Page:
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Kelly Gorham
Kelly Gorham

Balloon Cams Will Offer Unparalleled Views of the Total Solar Eclipse

Kelly Gorham
Kelly Gorham

The August 2017 total solar eclipse should be visible to some degree from just about everywhere in the continental United States—that is, if the weather cooperates. But now, even if it doesn't, everyone will be able to watch along, thanks to livestreamed video from balloon cams drifting miles above the Earth.

Astrophysicist Angela Des Jardins of Montana State University (MSU) got the idea to monitor the magnificent cosmic event from the air after reading about an airplane pilot's flight through the path of a 2013 eclipse. She thought her students might enjoy the chance to get an up-close look for themselves.

But what started as a class project quickly, well, ballooned. At last count, teams from more than 50 other schools had joined the Eclipse Ballooning Project. The core of the work remains close to home; MSU students have designed, built, and tested the equipment, and even offered multi-day training for students from other schools. Undergrads in the computer science and engineering programs even created the software that air traffic controllers will use to track the balloons on the big day.

Students carry a large white weather balloon across a tarmac.
Photo courtesy of the Montana Space Grant Consortium

The next step was to get the balloon cam footage to a larger audience. Seeing no reason to think small, Des Jardins went straight to the source, inviting NASA and the website Stream to join the fun. The space agency is now beefing up its website in anticipation of 500 million livestream viewers.

And what a view it should be. The balloons will rise more than 80,000 feet—even higher than NASA's airplane-mounted telescopes.

"It's a space-like perspective," Des Jardins said in a press statement. "From that height you can see the curvature of the Earth and the blackness of space."

Online or outside, Des Jardins says viewers can expect a kind of "deep twilight, with basically a 360-degree sunset" during the eclipse.

She urges everyone to get outside if they can to see the event with their own eyes, but expects the balloon cams will deliver something really special.

"On the ground, an eclipse just kind of happens to you. It just gets dark," Des Jardins told New Scientist. "From the air, you can see it coming and going. I think that perspective is really profound."

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Watch Astronauts Assemble Pizza in Space
iStock
iStock

Most everyone enjoys a good pizza party: Even astronauts living aboard the International Space Station.

As this video from NASA shows, assembling pizza in zero gravity is not only possible, it also has delicious results. The inspiration for the pizza feast came from Paolo Nespoli, an Italian astronaut who was craving one of his home country’s national dishes while working on the ISS. NASA’s program manager for the space station, Kirk Shireman, sympathized with his colleague and ordered pizzas to be delivered to the station.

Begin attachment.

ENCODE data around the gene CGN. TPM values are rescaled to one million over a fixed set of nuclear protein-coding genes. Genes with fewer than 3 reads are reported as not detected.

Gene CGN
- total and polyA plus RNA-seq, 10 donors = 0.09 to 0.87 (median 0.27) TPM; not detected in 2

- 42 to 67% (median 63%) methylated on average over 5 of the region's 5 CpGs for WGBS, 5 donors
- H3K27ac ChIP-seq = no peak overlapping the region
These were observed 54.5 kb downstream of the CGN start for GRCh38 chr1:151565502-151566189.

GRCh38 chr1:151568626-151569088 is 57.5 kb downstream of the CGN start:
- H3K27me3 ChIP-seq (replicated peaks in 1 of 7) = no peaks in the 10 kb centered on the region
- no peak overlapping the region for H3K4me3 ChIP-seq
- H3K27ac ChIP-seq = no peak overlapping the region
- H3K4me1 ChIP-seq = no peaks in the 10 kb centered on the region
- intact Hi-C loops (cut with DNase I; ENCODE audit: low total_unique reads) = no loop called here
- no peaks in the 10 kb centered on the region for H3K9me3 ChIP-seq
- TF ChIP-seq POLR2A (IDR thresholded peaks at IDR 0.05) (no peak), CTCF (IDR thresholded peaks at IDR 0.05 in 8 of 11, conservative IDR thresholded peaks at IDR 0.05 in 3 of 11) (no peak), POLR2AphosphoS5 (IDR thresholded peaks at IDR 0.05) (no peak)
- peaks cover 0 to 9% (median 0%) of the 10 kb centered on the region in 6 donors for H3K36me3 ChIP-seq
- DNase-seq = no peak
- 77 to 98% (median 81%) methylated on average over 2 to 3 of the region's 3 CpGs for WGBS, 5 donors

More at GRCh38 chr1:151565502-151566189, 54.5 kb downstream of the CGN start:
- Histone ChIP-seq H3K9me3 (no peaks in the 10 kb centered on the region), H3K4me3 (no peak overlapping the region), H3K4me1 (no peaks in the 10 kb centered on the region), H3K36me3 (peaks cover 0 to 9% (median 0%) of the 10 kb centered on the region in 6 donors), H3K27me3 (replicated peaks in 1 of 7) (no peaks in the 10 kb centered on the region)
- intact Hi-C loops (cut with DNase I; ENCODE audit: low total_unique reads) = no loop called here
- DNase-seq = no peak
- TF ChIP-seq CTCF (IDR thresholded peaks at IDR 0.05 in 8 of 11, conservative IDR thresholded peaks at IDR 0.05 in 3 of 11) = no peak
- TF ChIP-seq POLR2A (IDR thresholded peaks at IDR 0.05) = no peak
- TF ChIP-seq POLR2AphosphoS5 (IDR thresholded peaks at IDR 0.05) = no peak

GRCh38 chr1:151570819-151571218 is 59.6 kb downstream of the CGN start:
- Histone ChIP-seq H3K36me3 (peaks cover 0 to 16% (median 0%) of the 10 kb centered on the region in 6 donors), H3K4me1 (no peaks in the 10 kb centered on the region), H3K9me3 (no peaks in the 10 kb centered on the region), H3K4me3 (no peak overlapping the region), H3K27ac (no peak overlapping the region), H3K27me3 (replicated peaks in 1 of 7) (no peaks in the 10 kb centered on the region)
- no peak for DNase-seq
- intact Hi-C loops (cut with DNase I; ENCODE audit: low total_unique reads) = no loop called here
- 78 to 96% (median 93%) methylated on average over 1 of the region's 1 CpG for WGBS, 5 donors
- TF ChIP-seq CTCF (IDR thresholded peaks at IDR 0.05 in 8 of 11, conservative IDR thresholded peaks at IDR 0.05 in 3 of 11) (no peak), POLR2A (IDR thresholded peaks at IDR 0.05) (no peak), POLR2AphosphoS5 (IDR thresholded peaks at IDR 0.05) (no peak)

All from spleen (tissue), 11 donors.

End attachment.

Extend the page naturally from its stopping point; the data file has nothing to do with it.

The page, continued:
NASA took a little longer responding to the request than your typical corner pizzeria might. The pizzas were delivered via the Orbital ATK capsule, and once they arrived, the ingredients had to be assembled by hand. The components didn’t differ too much from regular pizzas on Earth: Flatbread, tomato sauce, and cheese served as the base, and pepperoni, pesto, olives, and anchovy paste made up the toppings. Before heating them up, the astronauts had some fun with their creations, twirling them around like "flying saucers of the edible kind,” according to astronaut Randy Bresnik.

In case the pizza party wasn’t already a success, it also coincided with movie night on the International Space Station.

[h/t KHQ Q6]

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Liberty Science Center
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New Jersey Is Now Home to the Western Hemisphere's Largest Planetarium
Liberty Science Center
Liberty Science Center

Space-loving tourists often travel to Manhattan to visit the Hayden Planetarium at the American Museum of Natural History. But starting December 9, they’ll be able to get their fill of stars and planets in nearby Jersey City. As Astronomy reports, New Jersey’s second-most-populous city is now home to the largest planetarium in the Western Hemisphere, and the fourth largest in the world.

The Liberty Science Center in Jersey City, an interactive science museum in Liberty State Park, opened in 1993. It’s home to 12 museum exhibition halls, aquariums, a live animal collection, and an IMAX dome theater. On July 31, 2017, the theater was closed for extensive renovations, thanks to a $5 million gift from an altruistic former high school teacher-turned-philanthropist, Jennifer Chalsty, who’s served as a science center trustee since 2004.

Renamed the Jennifer Chalsty Planetarium, the IMAX theater received a digital upgrade and a brand-new screen, and was provided with the requisite technology to serve as a planetarium. The theater’s dome is 60 feet high, with a diameter of 89 feet, and its 10-projector system broadcasts onto a 12,345-square-foot domed screen.

There are only three planetariums in the world that are larger than the Jennifer Chalsty Planetarium, and they’re all located in China and Japan. “You can fit any other planetarium in the Western Hemisphere inside the Jennifer Chalsty Planetarium,” said Paul Hoffman, the science center's president and CEO, in a press release. “Add in the state-of-the-art technology and you have a spectacular unique theater like none other in the world. Visitors will be able to fly through the universe, experience the grandness and vastness of space, roam planetary surfaces, navigate asteroid fields, and watch the latest full-dome movies."

[h/t Astronomy]

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